from the Experts at the Norman Parathyroid Center
Interesting stories of hyperparathyroidism we see every day. Parathyroid blog published bi-weekly.
I recently gave an interview to a radio station in Austin, Texas (1370 AM Talk Radio). It was the occasion of this interview that prompted me to reflect on where we are in the process of educating the public about hyperparathyroidism. What is hyperparathyroidism? If someone asks this question nowadays, we are “flooding the zone,” so to speak, by using every tool in our arsenal to help overcome the lack of knowledge regarding this benign-but-deadly disease.
In 1996 my partner Jim (Dr. Norman) founded the website parathyroid.com. The idea was to raise public awareness of hyperparathyroidism and to change the landscape of how the disease was addressed from a surgical perspective. As we push toward 20 years of parathyroid.com the website has grown to over 800 pages of printed text. There are over 100,000 unique users per week who visit parathyroid.com. These users download 1 million pages every 12 days.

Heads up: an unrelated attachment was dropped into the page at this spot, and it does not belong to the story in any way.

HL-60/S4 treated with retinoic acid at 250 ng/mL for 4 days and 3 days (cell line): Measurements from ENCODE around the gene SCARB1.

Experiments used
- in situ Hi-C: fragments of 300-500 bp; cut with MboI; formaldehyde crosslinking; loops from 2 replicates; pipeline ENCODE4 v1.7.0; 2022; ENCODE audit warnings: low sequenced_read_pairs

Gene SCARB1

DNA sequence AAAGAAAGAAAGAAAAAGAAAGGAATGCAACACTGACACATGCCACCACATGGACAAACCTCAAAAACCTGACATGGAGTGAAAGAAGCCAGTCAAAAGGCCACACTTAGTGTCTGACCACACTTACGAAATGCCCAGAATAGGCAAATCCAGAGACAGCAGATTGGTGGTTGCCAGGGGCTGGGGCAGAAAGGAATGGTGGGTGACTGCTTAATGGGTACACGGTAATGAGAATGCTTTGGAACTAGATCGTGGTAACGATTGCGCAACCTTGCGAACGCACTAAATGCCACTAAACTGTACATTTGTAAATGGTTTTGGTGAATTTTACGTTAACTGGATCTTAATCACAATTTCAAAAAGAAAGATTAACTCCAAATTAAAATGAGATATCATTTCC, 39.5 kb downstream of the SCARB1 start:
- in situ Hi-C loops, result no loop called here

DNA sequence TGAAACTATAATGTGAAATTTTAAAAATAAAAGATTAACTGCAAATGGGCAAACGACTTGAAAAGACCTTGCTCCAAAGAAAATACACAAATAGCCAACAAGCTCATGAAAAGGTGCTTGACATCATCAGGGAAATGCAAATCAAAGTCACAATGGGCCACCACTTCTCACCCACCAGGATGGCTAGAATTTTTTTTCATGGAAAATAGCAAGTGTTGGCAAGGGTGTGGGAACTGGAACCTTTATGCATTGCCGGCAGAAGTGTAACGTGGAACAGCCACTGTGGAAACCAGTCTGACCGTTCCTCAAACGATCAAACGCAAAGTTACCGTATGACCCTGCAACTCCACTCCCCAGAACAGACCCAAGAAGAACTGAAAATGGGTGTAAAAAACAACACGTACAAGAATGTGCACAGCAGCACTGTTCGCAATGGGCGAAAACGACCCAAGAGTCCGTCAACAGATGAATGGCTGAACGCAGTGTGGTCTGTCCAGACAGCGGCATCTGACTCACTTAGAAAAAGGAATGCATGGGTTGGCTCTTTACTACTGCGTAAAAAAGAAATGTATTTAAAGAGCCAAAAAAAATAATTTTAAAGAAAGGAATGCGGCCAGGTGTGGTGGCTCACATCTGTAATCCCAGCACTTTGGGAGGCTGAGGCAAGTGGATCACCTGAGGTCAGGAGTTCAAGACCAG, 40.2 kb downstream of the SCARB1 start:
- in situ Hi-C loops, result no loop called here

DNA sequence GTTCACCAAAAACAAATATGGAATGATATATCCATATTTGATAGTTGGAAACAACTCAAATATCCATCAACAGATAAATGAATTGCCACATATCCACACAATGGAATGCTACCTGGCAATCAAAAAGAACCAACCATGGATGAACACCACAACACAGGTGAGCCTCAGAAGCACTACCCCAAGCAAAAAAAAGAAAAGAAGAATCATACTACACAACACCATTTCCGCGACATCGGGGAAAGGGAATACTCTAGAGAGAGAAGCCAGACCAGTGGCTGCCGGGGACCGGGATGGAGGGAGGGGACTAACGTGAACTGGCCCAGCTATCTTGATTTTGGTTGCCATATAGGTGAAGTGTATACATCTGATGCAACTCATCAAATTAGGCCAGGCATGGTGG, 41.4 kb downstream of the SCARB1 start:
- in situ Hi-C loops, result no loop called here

The Parathyroid Disease Awareness Group on Facebook reaches over 1500 people per day. Patients eager to spread the word about parathyroid disease and high calcium reach one another in this revolutionary medium that has changed the rules of every game.